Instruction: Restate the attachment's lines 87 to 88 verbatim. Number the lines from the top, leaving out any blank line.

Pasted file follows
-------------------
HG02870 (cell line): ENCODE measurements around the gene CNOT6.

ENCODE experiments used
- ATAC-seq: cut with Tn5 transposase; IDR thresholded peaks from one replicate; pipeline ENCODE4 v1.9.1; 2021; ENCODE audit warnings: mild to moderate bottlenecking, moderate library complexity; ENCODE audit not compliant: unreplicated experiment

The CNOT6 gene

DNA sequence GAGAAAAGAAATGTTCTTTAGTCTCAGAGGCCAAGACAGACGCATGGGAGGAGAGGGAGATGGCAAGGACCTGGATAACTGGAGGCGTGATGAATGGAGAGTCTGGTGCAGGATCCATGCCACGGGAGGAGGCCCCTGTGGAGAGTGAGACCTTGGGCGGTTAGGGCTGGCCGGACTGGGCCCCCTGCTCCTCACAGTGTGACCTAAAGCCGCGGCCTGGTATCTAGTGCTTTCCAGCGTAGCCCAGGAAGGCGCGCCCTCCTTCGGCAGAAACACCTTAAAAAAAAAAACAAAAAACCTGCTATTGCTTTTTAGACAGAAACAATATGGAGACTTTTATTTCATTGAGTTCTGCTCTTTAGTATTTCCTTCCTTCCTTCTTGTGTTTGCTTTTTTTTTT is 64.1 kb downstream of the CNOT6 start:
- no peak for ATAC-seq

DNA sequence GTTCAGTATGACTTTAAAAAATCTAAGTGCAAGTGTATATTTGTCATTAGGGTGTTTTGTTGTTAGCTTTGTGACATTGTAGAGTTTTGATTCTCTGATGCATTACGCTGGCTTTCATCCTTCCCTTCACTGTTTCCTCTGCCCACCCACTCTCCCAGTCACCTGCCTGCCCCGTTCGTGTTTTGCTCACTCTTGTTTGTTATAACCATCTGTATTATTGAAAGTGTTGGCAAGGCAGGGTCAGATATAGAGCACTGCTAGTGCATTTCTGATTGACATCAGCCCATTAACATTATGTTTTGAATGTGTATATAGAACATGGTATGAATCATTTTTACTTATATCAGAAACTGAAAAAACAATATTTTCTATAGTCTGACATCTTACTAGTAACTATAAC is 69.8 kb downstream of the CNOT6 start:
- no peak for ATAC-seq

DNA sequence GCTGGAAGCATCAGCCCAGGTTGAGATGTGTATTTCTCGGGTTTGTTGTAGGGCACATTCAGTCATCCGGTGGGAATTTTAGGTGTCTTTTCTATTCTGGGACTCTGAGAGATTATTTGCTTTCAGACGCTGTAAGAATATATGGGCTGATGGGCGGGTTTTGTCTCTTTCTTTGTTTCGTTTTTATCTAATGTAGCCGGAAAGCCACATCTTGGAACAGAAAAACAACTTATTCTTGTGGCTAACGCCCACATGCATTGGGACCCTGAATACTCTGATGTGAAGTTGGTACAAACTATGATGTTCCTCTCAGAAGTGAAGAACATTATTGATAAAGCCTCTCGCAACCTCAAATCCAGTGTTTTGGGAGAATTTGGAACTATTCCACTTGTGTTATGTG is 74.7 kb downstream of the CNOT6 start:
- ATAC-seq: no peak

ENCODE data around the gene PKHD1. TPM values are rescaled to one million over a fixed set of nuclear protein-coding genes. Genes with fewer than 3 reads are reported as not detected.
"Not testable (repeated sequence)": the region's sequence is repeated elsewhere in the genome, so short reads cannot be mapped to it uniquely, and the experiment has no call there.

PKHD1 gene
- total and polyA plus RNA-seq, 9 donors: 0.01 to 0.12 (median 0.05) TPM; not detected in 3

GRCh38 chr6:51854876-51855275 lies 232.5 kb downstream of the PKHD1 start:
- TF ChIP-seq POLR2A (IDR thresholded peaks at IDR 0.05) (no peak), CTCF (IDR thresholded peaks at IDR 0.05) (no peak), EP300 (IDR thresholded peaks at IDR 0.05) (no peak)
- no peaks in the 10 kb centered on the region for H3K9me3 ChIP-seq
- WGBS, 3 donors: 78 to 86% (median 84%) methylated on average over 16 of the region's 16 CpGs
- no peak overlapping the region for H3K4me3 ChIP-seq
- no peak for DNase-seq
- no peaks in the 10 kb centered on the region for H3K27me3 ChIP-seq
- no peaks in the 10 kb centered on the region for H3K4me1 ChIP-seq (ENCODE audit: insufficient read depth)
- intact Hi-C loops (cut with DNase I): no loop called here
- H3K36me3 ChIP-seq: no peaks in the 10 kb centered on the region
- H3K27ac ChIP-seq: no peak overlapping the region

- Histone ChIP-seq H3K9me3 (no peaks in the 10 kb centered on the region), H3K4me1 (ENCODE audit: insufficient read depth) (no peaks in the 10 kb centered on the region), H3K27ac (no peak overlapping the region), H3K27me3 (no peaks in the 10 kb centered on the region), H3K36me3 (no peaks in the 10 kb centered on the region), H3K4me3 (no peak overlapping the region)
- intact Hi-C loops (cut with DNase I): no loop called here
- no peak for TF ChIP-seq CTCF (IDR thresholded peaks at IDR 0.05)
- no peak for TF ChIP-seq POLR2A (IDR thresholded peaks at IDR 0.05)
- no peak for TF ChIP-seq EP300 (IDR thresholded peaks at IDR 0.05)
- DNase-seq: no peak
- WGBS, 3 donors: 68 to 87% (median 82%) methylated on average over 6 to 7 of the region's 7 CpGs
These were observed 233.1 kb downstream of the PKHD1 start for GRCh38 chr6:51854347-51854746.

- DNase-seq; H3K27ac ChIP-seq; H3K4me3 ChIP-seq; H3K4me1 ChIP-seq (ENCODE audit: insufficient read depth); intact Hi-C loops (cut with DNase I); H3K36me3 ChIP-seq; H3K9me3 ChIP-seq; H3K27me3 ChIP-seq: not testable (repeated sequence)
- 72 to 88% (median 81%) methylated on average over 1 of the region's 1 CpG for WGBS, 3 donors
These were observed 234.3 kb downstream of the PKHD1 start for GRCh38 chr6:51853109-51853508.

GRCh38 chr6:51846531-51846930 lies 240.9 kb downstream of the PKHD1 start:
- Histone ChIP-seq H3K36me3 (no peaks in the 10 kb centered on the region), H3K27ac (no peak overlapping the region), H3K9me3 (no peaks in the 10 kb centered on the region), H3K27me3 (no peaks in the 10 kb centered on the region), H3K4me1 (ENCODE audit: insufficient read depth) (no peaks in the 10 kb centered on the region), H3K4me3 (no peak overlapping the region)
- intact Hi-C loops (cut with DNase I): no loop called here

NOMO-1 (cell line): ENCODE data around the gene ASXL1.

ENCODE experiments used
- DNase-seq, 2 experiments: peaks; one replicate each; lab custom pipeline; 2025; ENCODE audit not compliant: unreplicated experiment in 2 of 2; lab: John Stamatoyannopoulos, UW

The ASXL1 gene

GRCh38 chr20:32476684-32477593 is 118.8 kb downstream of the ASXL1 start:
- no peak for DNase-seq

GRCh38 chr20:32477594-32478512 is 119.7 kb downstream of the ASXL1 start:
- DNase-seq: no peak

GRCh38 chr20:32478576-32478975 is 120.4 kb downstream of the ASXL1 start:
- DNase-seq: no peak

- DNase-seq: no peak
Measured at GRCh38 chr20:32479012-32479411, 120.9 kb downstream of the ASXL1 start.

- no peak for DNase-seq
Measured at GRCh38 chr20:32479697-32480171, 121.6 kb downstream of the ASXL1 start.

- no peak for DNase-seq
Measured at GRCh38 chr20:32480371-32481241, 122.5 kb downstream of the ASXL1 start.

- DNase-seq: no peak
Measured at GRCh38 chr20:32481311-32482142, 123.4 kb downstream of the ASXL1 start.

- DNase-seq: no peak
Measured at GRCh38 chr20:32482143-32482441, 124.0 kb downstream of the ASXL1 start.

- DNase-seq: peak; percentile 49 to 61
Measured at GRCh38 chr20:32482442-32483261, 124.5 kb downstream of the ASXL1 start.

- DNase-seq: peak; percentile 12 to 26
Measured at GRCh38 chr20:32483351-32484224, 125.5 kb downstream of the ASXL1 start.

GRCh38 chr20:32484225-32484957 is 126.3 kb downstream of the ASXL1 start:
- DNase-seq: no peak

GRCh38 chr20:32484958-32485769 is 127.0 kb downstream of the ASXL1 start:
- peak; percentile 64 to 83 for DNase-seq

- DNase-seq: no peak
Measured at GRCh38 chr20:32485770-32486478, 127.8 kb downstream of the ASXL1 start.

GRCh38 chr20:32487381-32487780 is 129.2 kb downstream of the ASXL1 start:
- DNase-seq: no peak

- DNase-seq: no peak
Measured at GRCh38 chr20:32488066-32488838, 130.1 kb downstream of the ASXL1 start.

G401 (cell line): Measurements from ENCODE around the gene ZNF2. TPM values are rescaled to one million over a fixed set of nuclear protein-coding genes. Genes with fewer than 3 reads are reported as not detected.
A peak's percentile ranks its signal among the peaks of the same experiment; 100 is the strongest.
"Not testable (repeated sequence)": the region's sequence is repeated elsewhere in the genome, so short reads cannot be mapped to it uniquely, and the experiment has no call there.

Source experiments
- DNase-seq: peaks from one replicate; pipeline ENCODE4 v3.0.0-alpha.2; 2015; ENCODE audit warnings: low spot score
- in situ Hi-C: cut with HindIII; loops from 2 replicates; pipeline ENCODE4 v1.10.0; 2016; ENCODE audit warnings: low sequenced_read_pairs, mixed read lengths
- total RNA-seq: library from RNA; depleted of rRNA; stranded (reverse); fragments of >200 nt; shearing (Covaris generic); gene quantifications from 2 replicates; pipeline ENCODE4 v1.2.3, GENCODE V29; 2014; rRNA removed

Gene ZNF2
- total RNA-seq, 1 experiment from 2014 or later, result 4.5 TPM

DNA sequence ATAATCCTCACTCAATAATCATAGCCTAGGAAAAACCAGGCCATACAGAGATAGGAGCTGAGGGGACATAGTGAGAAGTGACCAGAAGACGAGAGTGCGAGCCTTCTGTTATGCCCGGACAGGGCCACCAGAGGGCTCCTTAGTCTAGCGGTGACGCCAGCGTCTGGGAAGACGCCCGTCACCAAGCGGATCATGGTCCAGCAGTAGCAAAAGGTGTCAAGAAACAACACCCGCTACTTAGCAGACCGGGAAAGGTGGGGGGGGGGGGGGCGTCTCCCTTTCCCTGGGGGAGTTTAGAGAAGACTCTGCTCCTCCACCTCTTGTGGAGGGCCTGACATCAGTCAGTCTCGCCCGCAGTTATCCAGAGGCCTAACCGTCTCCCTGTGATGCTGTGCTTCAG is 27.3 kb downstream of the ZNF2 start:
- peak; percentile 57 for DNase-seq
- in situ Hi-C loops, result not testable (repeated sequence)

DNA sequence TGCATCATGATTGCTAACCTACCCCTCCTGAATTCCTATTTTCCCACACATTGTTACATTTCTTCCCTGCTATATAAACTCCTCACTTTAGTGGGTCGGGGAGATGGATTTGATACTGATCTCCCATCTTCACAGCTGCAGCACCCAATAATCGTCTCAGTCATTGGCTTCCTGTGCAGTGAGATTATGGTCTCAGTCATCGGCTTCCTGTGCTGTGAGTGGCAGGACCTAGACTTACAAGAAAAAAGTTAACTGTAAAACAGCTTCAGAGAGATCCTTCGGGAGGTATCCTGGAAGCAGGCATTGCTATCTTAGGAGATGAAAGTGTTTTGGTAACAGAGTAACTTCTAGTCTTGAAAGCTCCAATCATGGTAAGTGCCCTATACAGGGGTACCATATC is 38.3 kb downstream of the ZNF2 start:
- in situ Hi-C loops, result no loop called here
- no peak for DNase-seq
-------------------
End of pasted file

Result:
- in situ Hi-C loops, result no loop called here
- no peak for DNase-seq